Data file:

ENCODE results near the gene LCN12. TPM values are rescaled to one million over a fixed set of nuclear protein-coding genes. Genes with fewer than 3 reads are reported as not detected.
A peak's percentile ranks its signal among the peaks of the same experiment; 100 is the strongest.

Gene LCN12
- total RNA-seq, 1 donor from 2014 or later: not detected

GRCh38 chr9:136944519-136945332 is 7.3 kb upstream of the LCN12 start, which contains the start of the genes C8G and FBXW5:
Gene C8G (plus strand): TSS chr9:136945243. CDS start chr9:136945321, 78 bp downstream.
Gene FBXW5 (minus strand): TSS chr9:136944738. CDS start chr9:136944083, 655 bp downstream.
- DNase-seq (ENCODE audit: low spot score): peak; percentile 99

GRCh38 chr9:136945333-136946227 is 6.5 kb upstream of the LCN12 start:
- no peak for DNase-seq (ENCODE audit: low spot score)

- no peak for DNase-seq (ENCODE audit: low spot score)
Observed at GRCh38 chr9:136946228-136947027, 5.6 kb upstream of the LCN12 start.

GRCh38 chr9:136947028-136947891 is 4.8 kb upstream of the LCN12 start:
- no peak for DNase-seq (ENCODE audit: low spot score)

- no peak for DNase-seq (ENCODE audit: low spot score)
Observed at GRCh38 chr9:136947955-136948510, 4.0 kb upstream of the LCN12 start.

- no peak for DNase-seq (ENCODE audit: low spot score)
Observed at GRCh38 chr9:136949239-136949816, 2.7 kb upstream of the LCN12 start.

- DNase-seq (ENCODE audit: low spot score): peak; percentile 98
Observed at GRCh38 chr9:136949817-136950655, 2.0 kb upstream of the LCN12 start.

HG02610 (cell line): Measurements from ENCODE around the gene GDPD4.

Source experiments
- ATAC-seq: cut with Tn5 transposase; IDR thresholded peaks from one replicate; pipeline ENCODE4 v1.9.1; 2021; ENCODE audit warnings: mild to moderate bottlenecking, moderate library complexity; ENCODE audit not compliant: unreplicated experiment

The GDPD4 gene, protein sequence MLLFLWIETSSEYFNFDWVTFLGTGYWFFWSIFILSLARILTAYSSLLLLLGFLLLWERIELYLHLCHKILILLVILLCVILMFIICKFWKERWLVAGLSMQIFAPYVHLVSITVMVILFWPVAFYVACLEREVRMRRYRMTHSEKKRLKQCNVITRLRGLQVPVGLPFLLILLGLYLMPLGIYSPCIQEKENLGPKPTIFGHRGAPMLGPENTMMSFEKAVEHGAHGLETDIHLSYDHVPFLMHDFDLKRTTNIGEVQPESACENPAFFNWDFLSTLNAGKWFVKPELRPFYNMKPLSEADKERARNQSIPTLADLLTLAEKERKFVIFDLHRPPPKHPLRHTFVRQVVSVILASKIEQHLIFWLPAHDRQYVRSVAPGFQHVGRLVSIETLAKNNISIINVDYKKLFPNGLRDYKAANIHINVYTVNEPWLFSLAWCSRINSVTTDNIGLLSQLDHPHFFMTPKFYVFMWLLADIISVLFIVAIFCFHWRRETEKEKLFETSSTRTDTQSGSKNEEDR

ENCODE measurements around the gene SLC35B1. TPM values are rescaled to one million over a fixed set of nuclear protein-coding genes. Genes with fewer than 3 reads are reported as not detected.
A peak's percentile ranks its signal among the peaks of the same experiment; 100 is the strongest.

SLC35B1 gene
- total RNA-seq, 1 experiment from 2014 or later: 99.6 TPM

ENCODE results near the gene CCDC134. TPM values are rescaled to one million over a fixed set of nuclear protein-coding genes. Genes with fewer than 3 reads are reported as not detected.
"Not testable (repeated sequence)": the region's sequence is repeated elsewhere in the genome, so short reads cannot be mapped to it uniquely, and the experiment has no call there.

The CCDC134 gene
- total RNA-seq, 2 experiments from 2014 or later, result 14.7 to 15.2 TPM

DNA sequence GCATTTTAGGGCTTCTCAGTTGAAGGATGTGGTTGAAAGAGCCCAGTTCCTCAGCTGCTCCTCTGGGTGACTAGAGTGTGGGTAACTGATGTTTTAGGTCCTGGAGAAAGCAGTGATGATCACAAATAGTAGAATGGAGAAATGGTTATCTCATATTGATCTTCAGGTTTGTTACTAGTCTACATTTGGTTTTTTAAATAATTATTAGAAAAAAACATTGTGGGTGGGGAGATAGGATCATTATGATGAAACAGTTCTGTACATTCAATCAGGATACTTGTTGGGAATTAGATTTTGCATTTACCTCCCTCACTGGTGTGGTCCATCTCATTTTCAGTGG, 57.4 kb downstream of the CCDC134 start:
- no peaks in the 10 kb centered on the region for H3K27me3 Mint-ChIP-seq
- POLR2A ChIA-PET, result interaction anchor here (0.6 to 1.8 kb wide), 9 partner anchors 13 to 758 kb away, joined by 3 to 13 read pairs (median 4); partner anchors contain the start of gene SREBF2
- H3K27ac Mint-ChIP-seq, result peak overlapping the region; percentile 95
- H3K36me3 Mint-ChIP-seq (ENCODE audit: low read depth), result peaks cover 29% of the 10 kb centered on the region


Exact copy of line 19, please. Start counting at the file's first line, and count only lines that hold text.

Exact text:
- DNase-seq (ENCODE audit: low spot score): peak; percentile 98